Book Report: The Living Thoughts of Confucius by Alfred Doeblin (1950, 1959)

Book coverAs I mentioned, this book was my pocket book for quite some time, which explains why the cover looks like it does now compared to how it looked when I bought it in Baraboo in June.

As you might know, gentle reader, I’ve been looking to the East like a China Grover the last few years, and I’ve read some books on Buddhism (here, here, and here), Taoism (here, here, and, heaven help me, here). I’ve also read some books on Chinese history (like this) and listened to a long series of lectures on Chinese history (this one). As you know, Confucianism is quite the thing in China and has been historically. So aside from some aphorisms here and there, I have not read Confucius in detail.

Until now.

Although “depth” is misleading. You hear so many aphorisms from Confucius because the collected writings are collections of short lessons and aphorisms that don’t lead from one to another or build upon each other. It’s textually a bit like Marcus Aurelius’s Meditations that way. A bit like the Buddhist lessons, but briefer. Which makes them harder to read in succession because they do tend to repeat themselves thematically.

And the theme? Well, to boil it down, Confucius says:

That’s a snarky bit of boiling it way down, but it’s not complicated. Confucius emphasizes filial piety and obedience as the foundation of society. You obey your father and older brothers; they obey the lower ministers; the lower ministers obey the emperor, the Son of Heaven. This then is kind of like the li, the natural way, upon which societies run.

The topic and subject of Confucius’s lessons are practical and mostly political and a bit moral. There’s no ontology in there, no real aesthetics. Only that virtue comes from doing the right thing, which is generally following your leader faithfully. It assumes that your leaders are going to be good and wise leaders, superior men, and that the emperor himself will be benevolent, frugal, and wise. Otherwise he won’t be emperor for long, but the lessons do no focus on how to tell if an emperor should be deposed.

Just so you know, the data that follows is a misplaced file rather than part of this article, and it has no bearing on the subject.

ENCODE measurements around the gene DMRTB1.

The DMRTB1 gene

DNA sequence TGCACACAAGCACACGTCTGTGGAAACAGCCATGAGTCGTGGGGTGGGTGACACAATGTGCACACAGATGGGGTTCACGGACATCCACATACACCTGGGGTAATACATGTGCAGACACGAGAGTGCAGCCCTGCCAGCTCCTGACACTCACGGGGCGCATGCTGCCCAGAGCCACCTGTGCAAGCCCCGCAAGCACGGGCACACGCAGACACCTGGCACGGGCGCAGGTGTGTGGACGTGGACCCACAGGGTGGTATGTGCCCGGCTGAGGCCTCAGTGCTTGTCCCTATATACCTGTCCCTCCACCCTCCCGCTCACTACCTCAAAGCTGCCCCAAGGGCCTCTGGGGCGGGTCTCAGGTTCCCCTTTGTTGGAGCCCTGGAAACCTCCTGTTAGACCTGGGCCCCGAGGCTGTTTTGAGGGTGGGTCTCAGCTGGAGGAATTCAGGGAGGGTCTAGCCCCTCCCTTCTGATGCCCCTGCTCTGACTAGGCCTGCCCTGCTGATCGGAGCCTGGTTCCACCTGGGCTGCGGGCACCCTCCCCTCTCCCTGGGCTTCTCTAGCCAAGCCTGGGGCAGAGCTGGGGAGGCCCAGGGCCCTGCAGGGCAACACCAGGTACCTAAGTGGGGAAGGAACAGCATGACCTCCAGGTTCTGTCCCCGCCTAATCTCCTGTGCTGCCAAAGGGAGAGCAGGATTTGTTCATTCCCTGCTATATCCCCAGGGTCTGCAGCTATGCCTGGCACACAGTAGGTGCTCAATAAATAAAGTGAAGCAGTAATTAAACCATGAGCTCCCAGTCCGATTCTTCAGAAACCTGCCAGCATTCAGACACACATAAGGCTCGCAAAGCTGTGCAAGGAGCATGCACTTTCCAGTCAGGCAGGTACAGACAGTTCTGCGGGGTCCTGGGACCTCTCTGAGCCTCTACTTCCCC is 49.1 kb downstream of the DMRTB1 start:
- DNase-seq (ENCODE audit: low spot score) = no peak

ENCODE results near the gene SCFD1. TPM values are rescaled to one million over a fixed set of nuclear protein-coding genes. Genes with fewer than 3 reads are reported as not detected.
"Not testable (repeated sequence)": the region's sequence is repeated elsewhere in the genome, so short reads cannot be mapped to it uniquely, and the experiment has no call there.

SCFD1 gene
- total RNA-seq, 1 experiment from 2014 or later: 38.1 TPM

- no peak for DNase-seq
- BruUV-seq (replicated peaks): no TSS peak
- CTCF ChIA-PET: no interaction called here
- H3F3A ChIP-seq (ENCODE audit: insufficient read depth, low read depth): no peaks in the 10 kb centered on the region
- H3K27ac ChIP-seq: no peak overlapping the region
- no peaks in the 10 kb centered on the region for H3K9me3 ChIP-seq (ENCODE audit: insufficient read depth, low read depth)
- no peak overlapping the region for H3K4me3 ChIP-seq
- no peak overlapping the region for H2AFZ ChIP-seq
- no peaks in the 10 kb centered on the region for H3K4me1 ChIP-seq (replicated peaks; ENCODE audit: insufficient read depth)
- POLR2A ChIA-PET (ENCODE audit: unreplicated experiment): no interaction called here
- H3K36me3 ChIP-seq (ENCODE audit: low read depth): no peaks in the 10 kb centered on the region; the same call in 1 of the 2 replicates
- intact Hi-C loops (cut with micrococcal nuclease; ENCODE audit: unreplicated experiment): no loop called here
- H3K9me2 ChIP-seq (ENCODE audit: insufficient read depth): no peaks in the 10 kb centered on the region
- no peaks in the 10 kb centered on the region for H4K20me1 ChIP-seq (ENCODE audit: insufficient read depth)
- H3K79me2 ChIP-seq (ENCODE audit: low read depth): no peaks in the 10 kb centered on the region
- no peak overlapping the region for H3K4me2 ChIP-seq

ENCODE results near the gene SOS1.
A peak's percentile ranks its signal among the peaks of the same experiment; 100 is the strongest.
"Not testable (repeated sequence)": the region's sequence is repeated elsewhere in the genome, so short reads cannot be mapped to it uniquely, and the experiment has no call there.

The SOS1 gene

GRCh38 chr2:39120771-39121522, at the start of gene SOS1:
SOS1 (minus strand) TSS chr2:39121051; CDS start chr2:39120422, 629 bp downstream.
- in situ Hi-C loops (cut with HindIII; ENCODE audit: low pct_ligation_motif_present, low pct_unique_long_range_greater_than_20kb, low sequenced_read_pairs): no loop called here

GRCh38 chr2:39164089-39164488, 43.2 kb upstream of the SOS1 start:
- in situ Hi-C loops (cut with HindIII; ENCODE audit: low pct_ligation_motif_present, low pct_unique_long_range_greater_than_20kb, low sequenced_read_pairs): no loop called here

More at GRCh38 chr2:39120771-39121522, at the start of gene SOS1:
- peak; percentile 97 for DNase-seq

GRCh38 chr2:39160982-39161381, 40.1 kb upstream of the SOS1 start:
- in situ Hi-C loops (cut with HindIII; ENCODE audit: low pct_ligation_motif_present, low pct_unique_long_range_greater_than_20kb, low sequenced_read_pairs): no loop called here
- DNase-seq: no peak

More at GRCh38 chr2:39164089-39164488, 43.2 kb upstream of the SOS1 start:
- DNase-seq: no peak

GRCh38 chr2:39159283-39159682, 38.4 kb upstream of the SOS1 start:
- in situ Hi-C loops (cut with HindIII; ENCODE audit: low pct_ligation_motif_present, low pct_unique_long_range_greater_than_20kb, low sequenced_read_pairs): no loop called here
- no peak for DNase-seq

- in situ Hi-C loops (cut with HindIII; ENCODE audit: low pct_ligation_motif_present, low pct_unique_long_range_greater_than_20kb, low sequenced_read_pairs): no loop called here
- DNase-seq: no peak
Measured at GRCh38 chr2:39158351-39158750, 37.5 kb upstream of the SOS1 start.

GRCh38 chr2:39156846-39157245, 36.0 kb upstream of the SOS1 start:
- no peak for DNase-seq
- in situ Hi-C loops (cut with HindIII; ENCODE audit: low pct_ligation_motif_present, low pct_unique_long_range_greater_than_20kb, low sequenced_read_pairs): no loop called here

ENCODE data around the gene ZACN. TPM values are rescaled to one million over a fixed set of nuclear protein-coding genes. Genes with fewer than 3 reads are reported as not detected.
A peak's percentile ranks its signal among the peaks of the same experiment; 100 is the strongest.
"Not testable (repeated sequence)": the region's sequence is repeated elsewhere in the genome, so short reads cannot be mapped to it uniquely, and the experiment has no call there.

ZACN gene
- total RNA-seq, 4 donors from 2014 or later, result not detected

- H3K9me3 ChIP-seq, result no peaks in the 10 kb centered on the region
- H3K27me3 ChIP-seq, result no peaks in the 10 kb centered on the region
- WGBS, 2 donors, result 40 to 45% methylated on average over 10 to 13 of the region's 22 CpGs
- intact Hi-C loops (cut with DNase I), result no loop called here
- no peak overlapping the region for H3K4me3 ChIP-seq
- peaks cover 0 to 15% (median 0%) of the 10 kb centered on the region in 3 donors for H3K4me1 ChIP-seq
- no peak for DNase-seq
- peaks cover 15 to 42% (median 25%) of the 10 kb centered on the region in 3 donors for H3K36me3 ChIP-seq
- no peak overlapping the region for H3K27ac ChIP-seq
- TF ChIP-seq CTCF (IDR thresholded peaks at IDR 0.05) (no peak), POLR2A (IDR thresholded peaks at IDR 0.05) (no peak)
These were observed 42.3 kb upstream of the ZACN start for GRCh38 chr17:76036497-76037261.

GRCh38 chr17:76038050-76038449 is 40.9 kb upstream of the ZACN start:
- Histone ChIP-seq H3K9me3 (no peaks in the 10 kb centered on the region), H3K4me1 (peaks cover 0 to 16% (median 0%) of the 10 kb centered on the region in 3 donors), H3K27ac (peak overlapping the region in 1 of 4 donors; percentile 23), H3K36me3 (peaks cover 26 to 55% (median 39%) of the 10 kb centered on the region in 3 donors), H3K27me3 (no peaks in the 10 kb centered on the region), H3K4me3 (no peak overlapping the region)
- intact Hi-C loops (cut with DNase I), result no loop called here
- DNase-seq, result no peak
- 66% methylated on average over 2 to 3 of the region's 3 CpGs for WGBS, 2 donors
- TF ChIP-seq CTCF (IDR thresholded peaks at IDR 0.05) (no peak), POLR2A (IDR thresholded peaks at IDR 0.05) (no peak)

Confucius could be a companion book to Machiavelli’s The Prince. Instead of the focus of how to get and keep power, this book is all about serving those in power because it is morally right. I can see why it might have been a popular philosophy amongst the ruling class of a country.

Much like any Chinese history or philosophy book written after 1949, I wonder how much it has been influenced by the modern Chinese government–whether through actual direct involvement in reviewing the material or whether through indirect involvement where the author fears the loss of access to China for further work. This book was first written in 1950, though, so it’s probably indicative of a Chinese mindset that has prevailed through ages. Perhaps I’ll come to a greater understanding of Confucianism versus Buddhism in Chinese thought if I study enough. Have I enough time, I might have something intelligent to say.

At any rate, I cannot yet compare this book to other books in Confucian thought. As the aforementioned trip to Baraboo yielded a book on Mencius, I have one more book on Confucianism to read. But based on the content of this one, I’m not inclined to delve more into it.

But perhaps I should teach it to my children.

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